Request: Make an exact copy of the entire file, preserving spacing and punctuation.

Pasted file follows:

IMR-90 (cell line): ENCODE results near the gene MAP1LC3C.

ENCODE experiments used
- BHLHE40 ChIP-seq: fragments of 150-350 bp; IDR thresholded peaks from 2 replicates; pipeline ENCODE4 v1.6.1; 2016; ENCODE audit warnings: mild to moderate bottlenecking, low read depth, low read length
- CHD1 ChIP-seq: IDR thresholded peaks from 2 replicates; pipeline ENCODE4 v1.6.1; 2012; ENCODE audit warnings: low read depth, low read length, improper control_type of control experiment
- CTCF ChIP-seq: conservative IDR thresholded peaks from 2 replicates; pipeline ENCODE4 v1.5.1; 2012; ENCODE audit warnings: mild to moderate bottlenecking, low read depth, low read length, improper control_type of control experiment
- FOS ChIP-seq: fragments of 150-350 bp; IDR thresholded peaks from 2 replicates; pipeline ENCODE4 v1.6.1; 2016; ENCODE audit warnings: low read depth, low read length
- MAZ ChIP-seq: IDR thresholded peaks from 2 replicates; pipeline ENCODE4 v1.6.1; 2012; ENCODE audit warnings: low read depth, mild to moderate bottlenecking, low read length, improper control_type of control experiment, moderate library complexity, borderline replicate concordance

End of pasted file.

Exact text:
IMR-90 (cell line): ENCODE results near the gene MAP1LC3C.

ENCODE experiments used
- BHLHE40 ChIP-seq: fragments of 150-350 bp; IDR thresholded peaks from 2 replicates; pipeline ENCODE4 v1.6.1; 2016; ENCODE audit warnings: mild to moderate bottlenecking, low read depth, low read length
- CHD1 ChIP-seq: IDR thresholded peaks from 2 replicates; pipeline ENCODE4 v1.6.1; 2012; ENCODE audit warnings: low read depth, low read length, improper control_type of control experiment
- CTCF ChIP-seq: conservative IDR thresholded peaks from 2 replicates; pipeline ENCODE4 v1.5.1; 2012; ENCODE audit warnings: mild to moderate bottlenecking, low read depth, low read length, improper control_type of control experiment
- FOS ChIP-seq: fragments of 150-350 bp; IDR thresholded peaks from 2 replicates; pipeline ENCODE4 v1.6.1; 2016; ENCODE audit warnings: low read depth, low read length
- MAZ ChIP-seq: IDR thresholded peaks from 2 replicates; pipeline ENCODE4 v1.6.1; 2012; ENCODE audit warnings: low read depth, mild to moderate bottlenecking, low read length, improper control_type of control experiment, moderate library complexity, borderline replicate concordance